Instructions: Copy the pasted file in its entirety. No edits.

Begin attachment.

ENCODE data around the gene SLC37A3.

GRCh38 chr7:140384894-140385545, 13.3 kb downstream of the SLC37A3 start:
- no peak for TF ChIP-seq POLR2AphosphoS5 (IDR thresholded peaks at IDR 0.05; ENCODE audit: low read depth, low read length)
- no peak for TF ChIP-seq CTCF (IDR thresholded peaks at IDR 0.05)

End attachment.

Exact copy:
ENCODE data around the gene SLC37A3.

GRCh38 chr7:140384894-140385545, 13.3 kb downstream of the SLC37A3 start:
- no peak for TF ChIP-seq POLR2AphosphoS5 (IDR thresholded peaks at IDR 0.05; ENCODE audit: low read depth, low read length)
- no peak for TF ChIP-seq CTCF (IDR thresholded peaks at IDR 0.05)